Agro-Tourism Stakeholders Welcome Gastronomy Thrust

Photo: JIS Photographer Minister of Tourism, Hon. Edmund Bartlett, looks at items produced by the members of the Veteran Farmers Alliance during a tour of the group’s booth at a special meeting of the Negril Chamber of Commerce earlier this year.

Story Highlights

  • The Government’s move to promote Jamaica as a gastronomy tourism destination is being welcomed by stakeholders in western Jamaica, who see the push as having the potential to transform rural communities while making agriculture a production powerhouse.
  • “Tourism is an export industry. Agriculture complements tourism because the guests come, we feed them and they pay the country in foreign exchange. So, you are earning foreign exchange indirectly as we don’t have to use foreign exchange to import the food to feed guests,” he notes.
  • He argues that if farmers are able to have these guaranteed markets, then the rural economies would be totally transformed, as, based on his observations, a typical tourist will eat about three times the amount of fruits and vegetables that Jamaicans consume daily.

The Government’s move to promote Jamaica as a gastronomy tourism destination is being welcomed by stakeholders in western Jamaica, who see the push as having the potential to transform rural communities while making agriculture a production powerhouse.

Farmer and hotel operator, Daniel Grizzle, tells JIS News that gastronomy tourism will close the gap that exists between agriculture and tourism as farmers produce more high-value fruits and vegetables to meet the demands of visitors.

This will cut down on food imports and save the country much-needed foreign exchange.

“Tourism is an export industry. Agriculture complements tourism because the guests come, we feed them and they pay the country in foreign exchange. So, you are earning foreign exchange indirectly as we don’t have to use foreign exchange to import the food to feed guests,” he notes.

Mr. Grizzle says the marketing of Jamaica as a gastronomy tourism destination is a pragmatic move, as Caribbean cuisine is gaining popularity across Europe.

He argues that if farmers are able to have these guaranteed markets, then the rural economies would be totally transformed, as, based on his observations, a typical tourist will eat about three times the amount of fruits and vegetables that Jamaicans consume daily.

He says the move will also serve to boost exports. “What you do, as well, is to introduce the guest to certain foods and fruits that we produce here. When the guest goes back to Europe, for example, they now can purchase these exotic foods in the supermarkets, because most supermarkets in Europe now have what is called an “ethnic corner”, so you are promoting exports,” he points out.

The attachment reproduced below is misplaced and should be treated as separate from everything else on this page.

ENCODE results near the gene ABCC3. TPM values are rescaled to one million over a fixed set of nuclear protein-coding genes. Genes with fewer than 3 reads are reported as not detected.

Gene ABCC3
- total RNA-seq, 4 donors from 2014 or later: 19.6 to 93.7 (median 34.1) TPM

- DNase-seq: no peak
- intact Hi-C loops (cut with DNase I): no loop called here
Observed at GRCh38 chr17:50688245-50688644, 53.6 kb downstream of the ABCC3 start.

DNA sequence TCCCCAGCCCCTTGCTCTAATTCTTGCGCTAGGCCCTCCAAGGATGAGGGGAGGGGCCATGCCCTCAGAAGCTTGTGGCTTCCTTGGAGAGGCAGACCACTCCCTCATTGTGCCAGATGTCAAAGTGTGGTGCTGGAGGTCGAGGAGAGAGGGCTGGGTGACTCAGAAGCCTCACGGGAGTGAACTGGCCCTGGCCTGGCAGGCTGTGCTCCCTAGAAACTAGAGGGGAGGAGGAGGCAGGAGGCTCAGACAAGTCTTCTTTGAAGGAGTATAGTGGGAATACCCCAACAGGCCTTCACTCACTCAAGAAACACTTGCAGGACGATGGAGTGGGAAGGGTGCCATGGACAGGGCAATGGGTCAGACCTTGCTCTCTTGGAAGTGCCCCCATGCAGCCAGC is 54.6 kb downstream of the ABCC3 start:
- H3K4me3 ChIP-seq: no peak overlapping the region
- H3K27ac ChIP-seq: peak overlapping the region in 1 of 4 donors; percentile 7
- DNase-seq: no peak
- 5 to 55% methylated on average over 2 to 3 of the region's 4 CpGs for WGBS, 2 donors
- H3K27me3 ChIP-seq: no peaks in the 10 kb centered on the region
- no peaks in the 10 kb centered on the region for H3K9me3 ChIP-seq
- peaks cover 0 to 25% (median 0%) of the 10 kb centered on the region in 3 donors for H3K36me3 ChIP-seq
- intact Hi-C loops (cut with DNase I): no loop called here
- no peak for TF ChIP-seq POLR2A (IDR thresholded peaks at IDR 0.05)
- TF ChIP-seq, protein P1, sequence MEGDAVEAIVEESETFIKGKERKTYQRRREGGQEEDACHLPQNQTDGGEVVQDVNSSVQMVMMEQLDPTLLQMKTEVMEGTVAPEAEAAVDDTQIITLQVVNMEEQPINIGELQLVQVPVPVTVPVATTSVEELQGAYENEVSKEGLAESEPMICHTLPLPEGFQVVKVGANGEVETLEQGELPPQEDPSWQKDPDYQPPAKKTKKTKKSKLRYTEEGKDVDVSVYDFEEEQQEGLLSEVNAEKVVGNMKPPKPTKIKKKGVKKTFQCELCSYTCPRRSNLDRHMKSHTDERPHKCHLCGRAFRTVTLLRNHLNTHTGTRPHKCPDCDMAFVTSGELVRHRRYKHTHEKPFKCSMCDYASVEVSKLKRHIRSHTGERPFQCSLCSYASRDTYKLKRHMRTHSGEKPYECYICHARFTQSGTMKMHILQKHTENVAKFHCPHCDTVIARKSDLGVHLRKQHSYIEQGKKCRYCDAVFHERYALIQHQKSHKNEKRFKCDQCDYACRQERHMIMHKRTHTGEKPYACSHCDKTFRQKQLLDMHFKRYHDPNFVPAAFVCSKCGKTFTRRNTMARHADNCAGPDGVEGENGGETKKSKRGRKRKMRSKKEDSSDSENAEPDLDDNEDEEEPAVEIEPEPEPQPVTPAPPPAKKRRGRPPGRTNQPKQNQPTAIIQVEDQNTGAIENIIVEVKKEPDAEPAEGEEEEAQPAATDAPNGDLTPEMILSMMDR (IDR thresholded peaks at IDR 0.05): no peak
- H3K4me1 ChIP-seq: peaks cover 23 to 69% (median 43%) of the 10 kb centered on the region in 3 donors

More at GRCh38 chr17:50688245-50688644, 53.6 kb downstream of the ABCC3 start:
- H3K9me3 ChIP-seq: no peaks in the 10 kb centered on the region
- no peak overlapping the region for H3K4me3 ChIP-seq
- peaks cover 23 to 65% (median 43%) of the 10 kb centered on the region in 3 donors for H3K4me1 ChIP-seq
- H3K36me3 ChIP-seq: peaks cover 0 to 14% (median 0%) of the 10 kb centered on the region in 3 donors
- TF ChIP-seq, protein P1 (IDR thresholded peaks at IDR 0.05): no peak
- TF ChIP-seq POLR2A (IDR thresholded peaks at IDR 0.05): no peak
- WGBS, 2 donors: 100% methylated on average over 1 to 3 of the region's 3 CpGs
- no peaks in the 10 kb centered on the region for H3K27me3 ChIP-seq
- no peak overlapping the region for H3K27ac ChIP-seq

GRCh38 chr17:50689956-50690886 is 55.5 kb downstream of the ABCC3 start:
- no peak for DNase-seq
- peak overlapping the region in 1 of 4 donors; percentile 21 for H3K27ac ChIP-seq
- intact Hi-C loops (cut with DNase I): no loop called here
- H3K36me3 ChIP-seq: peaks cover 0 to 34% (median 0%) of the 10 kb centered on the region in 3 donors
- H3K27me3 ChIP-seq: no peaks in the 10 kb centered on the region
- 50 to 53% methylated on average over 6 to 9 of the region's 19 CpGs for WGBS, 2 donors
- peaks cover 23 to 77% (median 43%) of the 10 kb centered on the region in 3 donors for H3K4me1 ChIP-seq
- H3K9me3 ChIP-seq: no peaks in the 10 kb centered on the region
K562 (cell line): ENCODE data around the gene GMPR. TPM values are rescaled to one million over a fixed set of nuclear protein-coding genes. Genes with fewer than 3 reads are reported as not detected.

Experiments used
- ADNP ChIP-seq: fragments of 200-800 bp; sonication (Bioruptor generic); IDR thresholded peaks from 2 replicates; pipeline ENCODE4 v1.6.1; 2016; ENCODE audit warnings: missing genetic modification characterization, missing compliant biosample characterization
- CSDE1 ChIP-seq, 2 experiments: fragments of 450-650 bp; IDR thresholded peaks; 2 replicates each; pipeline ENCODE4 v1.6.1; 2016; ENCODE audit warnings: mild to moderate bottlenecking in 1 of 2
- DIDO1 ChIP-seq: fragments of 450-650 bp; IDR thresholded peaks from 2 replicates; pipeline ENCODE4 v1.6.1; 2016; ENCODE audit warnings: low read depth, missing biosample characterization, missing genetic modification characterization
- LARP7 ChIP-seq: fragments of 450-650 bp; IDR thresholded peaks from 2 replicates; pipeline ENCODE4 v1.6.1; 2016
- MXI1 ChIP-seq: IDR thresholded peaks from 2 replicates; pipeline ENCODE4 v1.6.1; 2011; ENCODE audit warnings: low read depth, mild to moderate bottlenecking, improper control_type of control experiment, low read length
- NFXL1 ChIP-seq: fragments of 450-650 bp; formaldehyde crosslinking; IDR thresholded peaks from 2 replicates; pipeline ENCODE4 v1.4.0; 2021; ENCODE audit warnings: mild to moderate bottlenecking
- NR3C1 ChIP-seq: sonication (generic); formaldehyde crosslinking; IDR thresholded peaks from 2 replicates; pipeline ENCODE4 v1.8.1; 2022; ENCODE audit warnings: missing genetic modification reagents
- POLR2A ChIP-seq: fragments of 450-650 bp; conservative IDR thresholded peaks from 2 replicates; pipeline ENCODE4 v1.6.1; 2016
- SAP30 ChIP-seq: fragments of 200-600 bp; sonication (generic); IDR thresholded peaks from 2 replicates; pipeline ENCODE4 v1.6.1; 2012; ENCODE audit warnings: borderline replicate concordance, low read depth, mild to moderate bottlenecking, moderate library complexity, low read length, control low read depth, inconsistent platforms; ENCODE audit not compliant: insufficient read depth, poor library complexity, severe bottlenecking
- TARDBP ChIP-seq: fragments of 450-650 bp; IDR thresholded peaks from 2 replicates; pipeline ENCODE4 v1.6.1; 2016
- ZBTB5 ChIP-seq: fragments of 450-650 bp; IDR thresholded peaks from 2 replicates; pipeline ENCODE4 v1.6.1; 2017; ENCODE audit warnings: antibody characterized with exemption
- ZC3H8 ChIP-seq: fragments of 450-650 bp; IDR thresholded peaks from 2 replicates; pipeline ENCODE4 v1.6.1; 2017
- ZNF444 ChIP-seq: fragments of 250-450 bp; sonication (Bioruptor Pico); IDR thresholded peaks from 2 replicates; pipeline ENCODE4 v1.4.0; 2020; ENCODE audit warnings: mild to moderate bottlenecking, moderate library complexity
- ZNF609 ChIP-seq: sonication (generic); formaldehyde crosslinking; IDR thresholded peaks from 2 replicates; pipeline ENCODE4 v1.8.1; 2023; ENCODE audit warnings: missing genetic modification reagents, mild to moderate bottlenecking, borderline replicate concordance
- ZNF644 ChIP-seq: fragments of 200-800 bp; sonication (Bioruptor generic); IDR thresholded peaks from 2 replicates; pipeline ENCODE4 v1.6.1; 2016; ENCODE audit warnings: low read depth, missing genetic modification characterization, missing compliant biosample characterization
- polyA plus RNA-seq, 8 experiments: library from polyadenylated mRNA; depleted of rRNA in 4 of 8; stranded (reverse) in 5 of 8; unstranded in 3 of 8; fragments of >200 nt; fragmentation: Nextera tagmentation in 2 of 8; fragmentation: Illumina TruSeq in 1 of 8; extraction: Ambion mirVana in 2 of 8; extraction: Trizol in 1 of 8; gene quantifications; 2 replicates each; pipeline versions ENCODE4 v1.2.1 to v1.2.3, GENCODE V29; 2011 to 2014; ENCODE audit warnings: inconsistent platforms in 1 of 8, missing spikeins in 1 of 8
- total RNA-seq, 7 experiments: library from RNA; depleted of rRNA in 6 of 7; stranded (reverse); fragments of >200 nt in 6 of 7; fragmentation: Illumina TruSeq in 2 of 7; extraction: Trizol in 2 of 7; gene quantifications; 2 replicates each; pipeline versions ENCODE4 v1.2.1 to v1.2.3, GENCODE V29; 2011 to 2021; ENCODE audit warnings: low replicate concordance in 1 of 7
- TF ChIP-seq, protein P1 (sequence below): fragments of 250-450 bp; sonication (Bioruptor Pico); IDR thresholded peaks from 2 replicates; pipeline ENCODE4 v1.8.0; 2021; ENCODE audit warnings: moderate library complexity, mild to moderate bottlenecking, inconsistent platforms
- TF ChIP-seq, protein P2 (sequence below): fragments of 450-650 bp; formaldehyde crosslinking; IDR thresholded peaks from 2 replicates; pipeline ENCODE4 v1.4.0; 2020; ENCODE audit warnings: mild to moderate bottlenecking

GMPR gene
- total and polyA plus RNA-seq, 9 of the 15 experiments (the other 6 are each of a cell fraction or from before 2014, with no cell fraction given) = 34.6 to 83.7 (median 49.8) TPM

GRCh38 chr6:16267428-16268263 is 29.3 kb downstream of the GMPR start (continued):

Mr. Grizzle, who also operates the Charela Inn in Negril, says that there is opportunity for agro-processing as well.

“Apart from the fresh (produce) that we consume, there is agro-processing, which we haven’t touched as yet. So, yes, we may not have oil, but we have a country where we can grow almost anything,” he says.

Vice President of the Hanover-based Veteran Farmers Alliance, Collin Johnson, tells JIS News that there is clear opportunity for farmers in gastronomy tourism, especially if they get easier access to capital.

“It will revive the agricultural sector. People will see tourism working for them. Many people plant, but do not have a ready market because they do not plant with a plan in place. But if they know for sure that there is a market for their produce, they will produce and see the economic benefits and increase their acreage,” Mr. Johnson says.

At a recent press briefing in Montego Bay, Mr. Bartlett reiterated the Government’s thrust to position Jamaica as a culinary tourism destination as part of the growth thrust.

He said the move would boost agricultural production in Jamaica and could, in fact, become the “salvation” of commodities such as coffee, which was once highly competitive on the world market.

With the hotel room count in Jamaica projected to grow to 40,000 within the next five years, and a concomitant five million visitors expected to visit the island’s shores, Mr. Bartlett said the demand for produce such as eggs, poultry, fresh fruits and vegetables, oils, jams, jellies, nectars and coffee “would be enormous”.

He noted further that with Jamaica being home to a plethora of international hotel brands, which also have other resorts based throughout the Caribbean, another market opportunity exists for farmers to supply resort areas outside of the country.

“There is a special demographic out there that deals with organic foods, for example, that deals with farm-to-table experiences and for which they pay significantly,” he pointed out.

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